A brotherhood

Published 8:20 pm Saturday, April 5, 2014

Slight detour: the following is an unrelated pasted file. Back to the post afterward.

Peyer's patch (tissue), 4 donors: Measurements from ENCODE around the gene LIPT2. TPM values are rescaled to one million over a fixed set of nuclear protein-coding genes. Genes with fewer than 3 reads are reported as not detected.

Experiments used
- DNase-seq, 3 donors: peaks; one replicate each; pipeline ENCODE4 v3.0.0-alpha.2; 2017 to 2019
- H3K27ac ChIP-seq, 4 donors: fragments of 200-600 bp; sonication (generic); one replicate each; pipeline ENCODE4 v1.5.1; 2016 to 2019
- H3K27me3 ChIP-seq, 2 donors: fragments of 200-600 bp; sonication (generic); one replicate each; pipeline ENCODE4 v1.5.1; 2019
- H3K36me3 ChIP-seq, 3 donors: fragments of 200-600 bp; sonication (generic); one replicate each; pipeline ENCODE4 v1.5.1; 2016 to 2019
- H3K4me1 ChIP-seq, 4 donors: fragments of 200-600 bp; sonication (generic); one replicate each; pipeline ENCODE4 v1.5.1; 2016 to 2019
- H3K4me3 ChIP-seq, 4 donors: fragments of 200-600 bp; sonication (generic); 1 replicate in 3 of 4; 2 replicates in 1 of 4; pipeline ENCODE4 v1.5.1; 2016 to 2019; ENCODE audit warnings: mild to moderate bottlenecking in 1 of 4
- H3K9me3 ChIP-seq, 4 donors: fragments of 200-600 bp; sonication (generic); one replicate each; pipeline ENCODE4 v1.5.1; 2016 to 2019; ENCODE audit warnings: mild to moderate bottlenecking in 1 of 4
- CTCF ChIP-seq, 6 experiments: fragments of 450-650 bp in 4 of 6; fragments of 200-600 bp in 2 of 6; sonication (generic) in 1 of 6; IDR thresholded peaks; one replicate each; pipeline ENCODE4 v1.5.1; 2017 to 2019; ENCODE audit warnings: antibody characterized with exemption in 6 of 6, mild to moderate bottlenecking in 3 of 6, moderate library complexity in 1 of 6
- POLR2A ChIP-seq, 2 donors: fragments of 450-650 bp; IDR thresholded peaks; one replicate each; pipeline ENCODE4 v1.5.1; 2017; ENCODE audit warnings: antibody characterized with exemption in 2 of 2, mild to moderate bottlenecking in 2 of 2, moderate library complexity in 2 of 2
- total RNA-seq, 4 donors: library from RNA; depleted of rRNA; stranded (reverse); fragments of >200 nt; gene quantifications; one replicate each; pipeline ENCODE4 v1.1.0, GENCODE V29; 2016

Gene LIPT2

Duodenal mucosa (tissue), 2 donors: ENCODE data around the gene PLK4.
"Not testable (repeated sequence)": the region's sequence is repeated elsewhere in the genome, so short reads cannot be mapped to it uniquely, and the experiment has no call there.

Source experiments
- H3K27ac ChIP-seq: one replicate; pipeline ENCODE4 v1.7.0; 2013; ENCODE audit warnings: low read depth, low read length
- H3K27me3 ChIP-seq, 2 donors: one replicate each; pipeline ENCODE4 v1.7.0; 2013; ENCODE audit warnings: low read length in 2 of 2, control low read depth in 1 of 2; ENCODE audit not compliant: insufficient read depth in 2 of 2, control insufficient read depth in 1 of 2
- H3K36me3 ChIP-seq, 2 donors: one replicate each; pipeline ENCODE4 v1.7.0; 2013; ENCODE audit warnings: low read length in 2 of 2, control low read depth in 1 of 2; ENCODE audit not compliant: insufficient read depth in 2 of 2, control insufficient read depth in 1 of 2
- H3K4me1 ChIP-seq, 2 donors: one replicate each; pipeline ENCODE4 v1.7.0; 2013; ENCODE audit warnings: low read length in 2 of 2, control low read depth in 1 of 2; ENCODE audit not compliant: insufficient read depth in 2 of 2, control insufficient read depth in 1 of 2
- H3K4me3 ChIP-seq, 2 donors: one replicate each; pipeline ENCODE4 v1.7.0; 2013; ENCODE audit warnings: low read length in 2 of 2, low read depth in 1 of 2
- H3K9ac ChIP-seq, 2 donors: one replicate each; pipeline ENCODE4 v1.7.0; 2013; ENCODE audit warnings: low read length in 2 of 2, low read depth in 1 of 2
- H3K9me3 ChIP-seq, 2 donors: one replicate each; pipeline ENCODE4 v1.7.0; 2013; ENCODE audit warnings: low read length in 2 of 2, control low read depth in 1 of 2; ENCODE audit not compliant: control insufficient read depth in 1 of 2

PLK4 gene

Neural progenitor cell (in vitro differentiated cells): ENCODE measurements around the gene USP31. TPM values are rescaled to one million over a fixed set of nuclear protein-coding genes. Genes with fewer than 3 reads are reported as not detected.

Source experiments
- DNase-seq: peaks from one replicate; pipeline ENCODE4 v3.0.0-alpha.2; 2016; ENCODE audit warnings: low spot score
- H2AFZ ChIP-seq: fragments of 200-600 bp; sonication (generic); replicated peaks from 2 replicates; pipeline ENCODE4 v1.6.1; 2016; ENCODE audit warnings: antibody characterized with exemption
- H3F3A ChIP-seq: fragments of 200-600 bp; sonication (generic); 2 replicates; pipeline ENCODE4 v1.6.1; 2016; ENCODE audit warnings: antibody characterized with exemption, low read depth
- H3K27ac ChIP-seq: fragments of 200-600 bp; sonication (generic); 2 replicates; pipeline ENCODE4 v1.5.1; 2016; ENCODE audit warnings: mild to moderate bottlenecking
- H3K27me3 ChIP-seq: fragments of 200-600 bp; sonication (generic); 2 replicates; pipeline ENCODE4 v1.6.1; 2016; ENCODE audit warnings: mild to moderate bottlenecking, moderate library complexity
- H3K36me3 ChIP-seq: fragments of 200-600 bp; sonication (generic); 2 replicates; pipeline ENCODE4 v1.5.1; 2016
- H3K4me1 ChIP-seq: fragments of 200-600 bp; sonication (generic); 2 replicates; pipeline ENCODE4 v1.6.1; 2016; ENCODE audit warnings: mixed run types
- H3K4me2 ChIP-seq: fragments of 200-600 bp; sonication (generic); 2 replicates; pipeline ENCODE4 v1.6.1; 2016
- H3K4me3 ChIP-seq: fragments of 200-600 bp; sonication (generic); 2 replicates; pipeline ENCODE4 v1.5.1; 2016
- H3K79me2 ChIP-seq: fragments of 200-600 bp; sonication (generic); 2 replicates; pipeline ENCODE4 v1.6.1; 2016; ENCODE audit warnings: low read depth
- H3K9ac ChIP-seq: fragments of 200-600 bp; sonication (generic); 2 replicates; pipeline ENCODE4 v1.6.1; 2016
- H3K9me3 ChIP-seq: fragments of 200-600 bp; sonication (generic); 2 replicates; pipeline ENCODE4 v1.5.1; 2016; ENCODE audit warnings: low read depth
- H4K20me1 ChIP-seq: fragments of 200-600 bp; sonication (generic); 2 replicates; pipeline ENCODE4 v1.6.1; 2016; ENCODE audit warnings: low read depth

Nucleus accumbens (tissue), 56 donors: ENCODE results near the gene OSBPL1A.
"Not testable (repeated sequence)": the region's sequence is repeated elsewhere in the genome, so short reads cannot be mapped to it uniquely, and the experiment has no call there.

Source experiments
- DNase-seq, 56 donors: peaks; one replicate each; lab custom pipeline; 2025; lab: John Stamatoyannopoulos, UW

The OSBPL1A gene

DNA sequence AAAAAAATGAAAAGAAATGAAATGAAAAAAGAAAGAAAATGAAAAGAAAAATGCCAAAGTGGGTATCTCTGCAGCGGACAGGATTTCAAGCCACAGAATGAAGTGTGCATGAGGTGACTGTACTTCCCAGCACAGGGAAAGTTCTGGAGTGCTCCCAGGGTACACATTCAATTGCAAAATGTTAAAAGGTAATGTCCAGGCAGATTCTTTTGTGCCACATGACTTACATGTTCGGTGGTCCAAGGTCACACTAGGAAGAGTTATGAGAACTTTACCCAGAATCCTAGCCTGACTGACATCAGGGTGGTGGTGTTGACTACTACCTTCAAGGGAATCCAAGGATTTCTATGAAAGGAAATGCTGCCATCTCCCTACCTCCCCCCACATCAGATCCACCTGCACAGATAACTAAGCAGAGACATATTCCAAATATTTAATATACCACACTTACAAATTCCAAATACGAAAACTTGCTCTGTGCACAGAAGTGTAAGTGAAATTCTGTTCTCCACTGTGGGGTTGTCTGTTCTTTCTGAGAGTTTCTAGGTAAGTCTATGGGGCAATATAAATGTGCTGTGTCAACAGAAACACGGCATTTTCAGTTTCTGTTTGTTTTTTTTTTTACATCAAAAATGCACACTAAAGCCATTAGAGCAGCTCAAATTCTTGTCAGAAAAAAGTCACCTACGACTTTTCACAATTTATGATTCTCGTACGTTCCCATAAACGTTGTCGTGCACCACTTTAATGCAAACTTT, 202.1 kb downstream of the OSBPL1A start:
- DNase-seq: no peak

On Friday afternoon, hundreds of police and law enforcement vehicles from departments and offices across the state, lined up for Alex Thalmann’s funeral procession. The procession started at Thalmann’s memorial service in New Bern and ended at his burial at Oakdale Cemetary in Washington. Thalmann had been a police officer for only seven months. However, that did not lessen his death’s impact on the law enforcement community. The procession as well as the outpouring of support to the New Bern Police Department and Thalmann’s family was evidence that law enforcement individuals stick together. It really is a brotherhood. This is because these individuals risk their lives each and every day, in the line of duty, to protect and serve. Law enforcement officers everywhere are affected when one of their own is hurt or killed. What these individuals do for a living affects the balance of safety in our communities. The job they carry out on a daily basis — whether it is to slow someone down on the road for speeding that could put other drivers or pedestrians at risk, or investigating something suspicious, or even a drug bust to help keep drugs off the street — is not only honorable, but it ensures the safety of innocent individuals. Capt. Russell Davenport made it clear in his statements about Thalmann’s death, “All law enforcement is saddened about this tragic event. It is bad for something like this to happen, but this can happen any day. We put our lives on the line every day, and it is hard to be reminded when this actually happens — it is a bad way to be reminded.”